Haqqani was seven years old on Sept. 11, 2001. The Haqqani network provided safe harbor for al-Qaida chief Osama bin Laden and his followers in the wake of the terrorist attacks on New York and Washington, and when the U.S. bombed Afghanistan in response, Haqqani's family fled into exile in Pakistan. Most of his relatives remained there until last August, but Anas was arrested in 2014 during a stopover after a trip to Qatar and was extradited to Kabul, where he was sentenced to death by two judicial bodies for alleged involvement in various attack plots. He denies the allegations. Ultimately, though, the sentence was never carried out, which was more a product of excellent connections rather than luck.

A hill above the capital city of Kabul: The Taliban now relax where families used to meet over the weekend.

A hill above the capital city of Kabul: The Taliban now relax where families used to meet over the weekend.

Foto: Christian Werner / DER SPIEGEL

The Haqqanis' war strongly overlaps with the history of the Western war in Afghanistan. For years, the network was on the losing side, but today the Haqqanis are the winners. And Kabul has indeed seemed more peaceful since their return, at least on the surface. But as the Taliban enjoy their power, others in the capital have lost any security they had, especially not those belonging to the Pashtun ethnic group – or those who happen to be women, like Aziza Hamidi, a political scientist who had been in charge of gender equality issues in a government ministry until last year.

Hamidi, 32 and unmarried, is sitting in a garden restaurant in Kabul. She explains how she had invested all her money and time in her career, in a self-determined life. She asks that her real name not be printed out of fear of possible reprisals. She was the sole breadwinner in her family of four, had hired staff at the ministry, controlled her own budget and supervised projects independently. "I was listened to,” she says.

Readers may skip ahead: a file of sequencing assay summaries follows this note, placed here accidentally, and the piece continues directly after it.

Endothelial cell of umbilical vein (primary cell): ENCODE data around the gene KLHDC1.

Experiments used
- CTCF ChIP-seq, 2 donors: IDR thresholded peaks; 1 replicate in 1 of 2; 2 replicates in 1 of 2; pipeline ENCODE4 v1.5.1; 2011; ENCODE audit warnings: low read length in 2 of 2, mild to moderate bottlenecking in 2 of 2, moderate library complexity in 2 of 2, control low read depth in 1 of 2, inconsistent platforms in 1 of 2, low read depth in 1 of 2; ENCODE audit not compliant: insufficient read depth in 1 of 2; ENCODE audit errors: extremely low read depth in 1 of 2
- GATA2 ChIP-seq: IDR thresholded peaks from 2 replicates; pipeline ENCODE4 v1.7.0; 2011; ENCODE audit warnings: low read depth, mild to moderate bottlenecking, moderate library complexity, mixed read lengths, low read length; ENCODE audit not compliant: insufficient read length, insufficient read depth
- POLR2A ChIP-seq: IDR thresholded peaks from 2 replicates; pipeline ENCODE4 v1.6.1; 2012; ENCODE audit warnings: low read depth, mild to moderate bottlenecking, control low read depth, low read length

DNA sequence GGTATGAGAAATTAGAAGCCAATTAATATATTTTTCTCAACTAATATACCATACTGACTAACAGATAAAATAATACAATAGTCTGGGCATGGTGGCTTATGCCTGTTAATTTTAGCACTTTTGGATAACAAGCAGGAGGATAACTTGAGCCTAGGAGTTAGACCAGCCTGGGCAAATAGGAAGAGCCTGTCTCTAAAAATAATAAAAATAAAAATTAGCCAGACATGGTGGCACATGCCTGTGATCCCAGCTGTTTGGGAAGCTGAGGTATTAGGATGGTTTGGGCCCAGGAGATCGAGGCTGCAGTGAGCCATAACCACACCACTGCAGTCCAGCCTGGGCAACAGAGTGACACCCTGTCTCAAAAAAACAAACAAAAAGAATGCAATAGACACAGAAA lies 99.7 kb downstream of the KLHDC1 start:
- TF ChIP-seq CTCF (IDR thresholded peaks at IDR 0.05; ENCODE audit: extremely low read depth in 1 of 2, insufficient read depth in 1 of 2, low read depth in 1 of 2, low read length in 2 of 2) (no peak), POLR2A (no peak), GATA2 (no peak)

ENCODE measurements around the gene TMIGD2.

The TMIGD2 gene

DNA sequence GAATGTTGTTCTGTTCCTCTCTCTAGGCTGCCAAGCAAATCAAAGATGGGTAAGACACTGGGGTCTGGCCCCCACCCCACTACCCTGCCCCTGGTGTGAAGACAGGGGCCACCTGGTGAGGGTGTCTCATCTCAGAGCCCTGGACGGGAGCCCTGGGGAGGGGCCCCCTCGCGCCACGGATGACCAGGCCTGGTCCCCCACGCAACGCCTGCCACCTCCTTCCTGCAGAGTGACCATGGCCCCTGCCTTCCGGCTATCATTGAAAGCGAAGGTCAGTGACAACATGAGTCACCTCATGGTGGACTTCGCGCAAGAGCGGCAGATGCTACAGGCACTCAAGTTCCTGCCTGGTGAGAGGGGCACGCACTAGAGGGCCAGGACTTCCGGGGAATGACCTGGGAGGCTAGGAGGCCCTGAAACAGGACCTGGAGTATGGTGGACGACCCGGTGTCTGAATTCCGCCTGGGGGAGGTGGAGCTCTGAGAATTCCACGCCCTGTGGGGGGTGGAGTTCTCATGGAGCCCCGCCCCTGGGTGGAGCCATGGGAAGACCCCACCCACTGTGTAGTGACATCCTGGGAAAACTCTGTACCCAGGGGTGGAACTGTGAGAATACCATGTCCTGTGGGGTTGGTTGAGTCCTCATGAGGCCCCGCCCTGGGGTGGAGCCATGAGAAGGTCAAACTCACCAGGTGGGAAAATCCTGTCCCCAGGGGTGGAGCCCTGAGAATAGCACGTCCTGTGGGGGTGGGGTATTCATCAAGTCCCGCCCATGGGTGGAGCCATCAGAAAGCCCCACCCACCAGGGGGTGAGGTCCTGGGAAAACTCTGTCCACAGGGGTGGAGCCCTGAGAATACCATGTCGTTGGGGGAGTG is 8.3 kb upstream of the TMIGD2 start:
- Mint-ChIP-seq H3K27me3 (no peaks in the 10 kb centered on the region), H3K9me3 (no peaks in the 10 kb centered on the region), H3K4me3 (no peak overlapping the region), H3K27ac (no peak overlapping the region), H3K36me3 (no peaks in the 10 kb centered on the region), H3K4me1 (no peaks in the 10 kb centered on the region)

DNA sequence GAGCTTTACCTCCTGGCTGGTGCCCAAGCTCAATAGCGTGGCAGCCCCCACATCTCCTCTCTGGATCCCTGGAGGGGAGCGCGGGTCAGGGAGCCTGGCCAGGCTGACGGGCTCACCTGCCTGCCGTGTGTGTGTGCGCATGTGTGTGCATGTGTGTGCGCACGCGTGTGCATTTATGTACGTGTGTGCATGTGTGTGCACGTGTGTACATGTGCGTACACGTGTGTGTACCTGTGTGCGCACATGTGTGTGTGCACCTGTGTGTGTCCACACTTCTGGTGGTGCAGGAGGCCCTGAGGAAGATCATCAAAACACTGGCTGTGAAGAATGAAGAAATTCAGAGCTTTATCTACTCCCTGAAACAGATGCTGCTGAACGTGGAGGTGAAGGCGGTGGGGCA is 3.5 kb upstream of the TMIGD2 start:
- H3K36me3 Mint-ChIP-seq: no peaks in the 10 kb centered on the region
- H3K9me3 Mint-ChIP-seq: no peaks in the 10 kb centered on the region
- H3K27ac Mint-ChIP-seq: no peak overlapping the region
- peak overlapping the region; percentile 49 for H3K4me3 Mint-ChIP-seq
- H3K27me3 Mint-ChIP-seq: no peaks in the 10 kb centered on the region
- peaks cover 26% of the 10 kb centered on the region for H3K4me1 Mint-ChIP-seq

Then the Taliban came. "They eliminated my position.” Her salary was also cut by three-quarters. She now enters the ministry once a month and signs a document confirming her presence so that the Taliban can prove there is participation by women. She has wrapped her body in a black abaja that conceals any contours of the person hiding underneath. Only a small part of her glasses protrudes from the veil. She feels like she has been "erased,” says Hamisi. "If I didn’t have a family, I would set myself on fire.” She then sobs.

Many women in Kabul are in the same situation as Hamidi. They became more self-confident during the 20 years under Western control. A door is now closing for them, and Hamidi isn’t the only one who fears that it will stay that way for a long time to come. Many women have gone silent after being tear-gassed, beaten with batons and humiliated during protests against the Taliban. Few continue to fight, but there is one student who roams the streets of Kabul at night, slipping letters under the doors of universities and hospitals. "We’re fighting. Death to the Taliban," the letters read.

A grieving Afghan woman in Kabul whose son and son-in-law were killed by the Taliban: Soldiers and police from the former government disappear or they are tortured and murdered.

A grieving Afghan woman in Kabul whose son and son-in-law were killed by the Taliban: Soldiers and police from the former government disappear or they are tortured and murdered.

Foto: Christian Werner / DER SPIEGEL